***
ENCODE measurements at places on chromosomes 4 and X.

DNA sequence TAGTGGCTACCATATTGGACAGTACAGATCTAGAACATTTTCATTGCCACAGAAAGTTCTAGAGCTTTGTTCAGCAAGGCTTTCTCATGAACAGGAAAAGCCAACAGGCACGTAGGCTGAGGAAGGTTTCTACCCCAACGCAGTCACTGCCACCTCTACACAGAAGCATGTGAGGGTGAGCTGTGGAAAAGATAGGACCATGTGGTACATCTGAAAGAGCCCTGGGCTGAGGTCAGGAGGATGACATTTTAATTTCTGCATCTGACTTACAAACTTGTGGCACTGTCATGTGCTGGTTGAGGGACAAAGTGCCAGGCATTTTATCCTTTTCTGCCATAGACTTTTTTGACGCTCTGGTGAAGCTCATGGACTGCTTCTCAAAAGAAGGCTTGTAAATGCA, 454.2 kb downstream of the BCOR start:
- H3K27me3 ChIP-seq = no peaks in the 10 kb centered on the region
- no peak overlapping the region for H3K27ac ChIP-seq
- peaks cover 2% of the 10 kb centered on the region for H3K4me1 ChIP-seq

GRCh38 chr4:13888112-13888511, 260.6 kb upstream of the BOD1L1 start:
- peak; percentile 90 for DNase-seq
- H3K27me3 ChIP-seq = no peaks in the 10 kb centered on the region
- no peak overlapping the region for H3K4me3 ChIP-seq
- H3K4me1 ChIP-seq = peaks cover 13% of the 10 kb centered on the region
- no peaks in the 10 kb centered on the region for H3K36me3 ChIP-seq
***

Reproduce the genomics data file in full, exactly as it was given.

ENCODE measurements at places on chromosomes 4 and X.

DNA sequence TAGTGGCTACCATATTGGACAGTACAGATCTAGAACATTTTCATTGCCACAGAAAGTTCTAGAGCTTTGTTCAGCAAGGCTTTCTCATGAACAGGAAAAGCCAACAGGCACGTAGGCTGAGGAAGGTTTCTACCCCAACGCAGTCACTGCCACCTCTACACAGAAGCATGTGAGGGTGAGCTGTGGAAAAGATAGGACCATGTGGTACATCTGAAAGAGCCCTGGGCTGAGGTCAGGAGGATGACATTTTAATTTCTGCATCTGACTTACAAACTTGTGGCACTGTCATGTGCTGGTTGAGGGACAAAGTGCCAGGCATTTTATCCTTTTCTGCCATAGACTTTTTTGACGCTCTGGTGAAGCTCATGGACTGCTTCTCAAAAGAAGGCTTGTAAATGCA, 454.2 kb downstream of the BCOR start:
- H3K27me3 ChIP-seq = no peaks in the 10 kb centered on the region
- no peak overlapping the region for H3K27ac ChIP-seq
- peaks cover 2% of the 10 kb centered on the region for H3K4me1 ChIP-seq

GRCh38 chr4:13888112-13888511, 260.6 kb upstream of the BOD1L1 start:
- peak; percentile 90 for DNase-seq
- H3K27me3 ChIP-seq = no peaks in the 10 kb centered on the region
- no peak overlapping the region for H3K4me3 ChIP-seq
- H3K4me1 ChIP-seq = peaks cover 13% of the 10 kb centered on the region
- no peaks in the 10 kb centered on the region for H3K36me3 ChIP-seq